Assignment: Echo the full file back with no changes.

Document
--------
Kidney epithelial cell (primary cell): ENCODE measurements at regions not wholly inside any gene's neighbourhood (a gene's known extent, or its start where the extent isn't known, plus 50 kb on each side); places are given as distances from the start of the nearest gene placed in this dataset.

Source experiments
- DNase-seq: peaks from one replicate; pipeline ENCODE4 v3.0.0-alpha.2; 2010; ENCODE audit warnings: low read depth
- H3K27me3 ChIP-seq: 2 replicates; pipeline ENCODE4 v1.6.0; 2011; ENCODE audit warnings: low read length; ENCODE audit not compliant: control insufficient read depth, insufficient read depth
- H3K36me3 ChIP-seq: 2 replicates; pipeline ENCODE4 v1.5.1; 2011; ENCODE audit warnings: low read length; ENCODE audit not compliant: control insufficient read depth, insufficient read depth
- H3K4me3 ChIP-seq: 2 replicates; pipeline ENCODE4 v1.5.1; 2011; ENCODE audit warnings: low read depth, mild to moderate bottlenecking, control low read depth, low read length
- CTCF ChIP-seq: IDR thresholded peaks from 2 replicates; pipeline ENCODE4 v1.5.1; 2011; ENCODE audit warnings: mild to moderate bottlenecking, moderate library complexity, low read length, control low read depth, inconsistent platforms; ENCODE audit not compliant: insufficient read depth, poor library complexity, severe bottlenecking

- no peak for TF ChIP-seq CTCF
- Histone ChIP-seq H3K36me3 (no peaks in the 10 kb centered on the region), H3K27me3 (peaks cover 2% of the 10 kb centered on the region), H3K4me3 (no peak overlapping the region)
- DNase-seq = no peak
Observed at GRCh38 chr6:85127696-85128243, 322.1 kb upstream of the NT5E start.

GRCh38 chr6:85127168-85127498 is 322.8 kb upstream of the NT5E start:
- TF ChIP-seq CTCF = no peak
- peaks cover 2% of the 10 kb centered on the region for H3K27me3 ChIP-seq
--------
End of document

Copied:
Kidney epithelial cell (primary cell): ENCODE measurements at regions not wholly inside any gene's neighbourhood (a gene's known extent, or its start where the extent isn't known, plus 50 kb on each side); places are given as distances from the start of the nearest gene placed in this dataset.

Source experiments
- DNase-seq: peaks from one replicate; pipeline ENCODE4 v3.0.0-alpha.2; 2010; ENCODE audit warnings: low read depth
- H3K27me3 ChIP-seq: 2 replicates; pipeline ENCODE4 v1.6.0; 2011; ENCODE audit warnings: low read length; ENCODE audit not compliant: control insufficient read depth, insufficient read depth
- H3K36me3 ChIP-seq: 2 replicates; pipeline ENCODE4 v1.5.1; 2011; ENCODE audit warnings: low read length; ENCODE audit not compliant: control insufficient read depth, insufficient read depth
- H3K4me3 ChIP-seq: 2 replicates; pipeline ENCODE4 v1.5.1; 2011; ENCODE audit warnings: low read depth, mild to moderate bottlenecking, control low read depth, low read length
- CTCF ChIP-seq: IDR thresholded peaks from 2 replicates; pipeline ENCODE4 v1.5.1; 2011; ENCODE audit warnings: mild to moderate bottlenecking, moderate library complexity, low read length, control low read depth, inconsistent platforms; ENCODE audit not compliant: insufficient read depth, poor library complexity, severe bottlenecking

- no peak for TF ChIP-seq CTCF
- Histone ChIP-seq H3K36me3 (no peaks in the 10 kb centered on the region), H3K27me3 (peaks cover 2% of the 10 kb centered on the region), H3K4me3 (no peak overlapping the region)
- DNase-seq = no peak
Observed at GRCh38 chr6:85127696-85128243, 322.1 kb upstream of the NT5E start.

GRCh38 chr6:85127168-85127498 is 322.8 kb upstream of the NT5E start:
- TF ChIP-seq CTCF = no peak
- peaks cover 2% of the 10 kb centered on the region for H3K27me3 ChIP-seq